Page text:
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Tv Review : A Grand Sweep Of Olivier's Career

October 25, 1985|DAN SULLIVAN | Times Theater Critic

Theater lovers should either stay home tonight or make sure to set their VCRs for part one of PBS' "Laurence Olivier: A Life" (9 p.m. on Channels 28 and 15, 8 p.m. on Channel 24; part two airs at the same time next Friday).

First seen in England two years ago, this exceptionally satisfying three-hour documentary views the grand sweep of Olivier's career with the help of still photos, film clips, newsreels, recollections of his peers (Gielgud, Richardson, Peggy Ashcroft) and so forth. Best of all are the running comments of Olivier himself, interviewed by Melvyn Bragg.

The show is being seen here on the "Great Performances" series, and Bragg has noted that the now-frail Olivier prepared himself for this "performance" as meticulously as for any other, even to his costume and props--cardigan sweater, pipe. It's a delicious performance, muted but keen. Olivier tells a wicked story, especially on himself.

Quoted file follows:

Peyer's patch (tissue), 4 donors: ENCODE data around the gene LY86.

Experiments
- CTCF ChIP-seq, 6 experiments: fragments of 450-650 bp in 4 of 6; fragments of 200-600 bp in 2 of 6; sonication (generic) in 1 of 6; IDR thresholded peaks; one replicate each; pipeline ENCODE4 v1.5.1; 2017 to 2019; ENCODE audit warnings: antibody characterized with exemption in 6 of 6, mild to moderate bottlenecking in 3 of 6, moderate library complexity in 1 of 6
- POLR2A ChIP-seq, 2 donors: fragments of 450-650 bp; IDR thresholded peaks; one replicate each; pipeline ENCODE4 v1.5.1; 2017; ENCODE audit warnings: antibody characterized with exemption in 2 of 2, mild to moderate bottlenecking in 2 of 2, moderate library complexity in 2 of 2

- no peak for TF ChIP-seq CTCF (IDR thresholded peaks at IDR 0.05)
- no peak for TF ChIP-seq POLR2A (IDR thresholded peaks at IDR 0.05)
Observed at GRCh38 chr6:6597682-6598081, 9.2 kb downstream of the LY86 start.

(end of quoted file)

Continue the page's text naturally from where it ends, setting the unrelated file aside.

He can be tetchy, too. Bragg wants to talk about "technique." No, dear boy--Olivier won't have it. His technique is how he makes a living, and none of the public's business. Anyway, acting is results.

The results in this case start with some dreadful early talkies from Olivier's first years in Hollywood and end with his 1984 "King Lear." In between, we see clips from his movie-star days (including a screen test he did with Vivien Leigh for "Rebecca") and from his great Shakespearean films--"Hamlet" and "Richard III," among others.

His Archie Rice is here, and there's a newsreel of Olivier in uniform rallying a crowd in the Albert Hall during World War II: Prince Hal to the life.

There will be more comments on this show in Sunday's Calendar. Meanwhile, don't let the first installment get by you.

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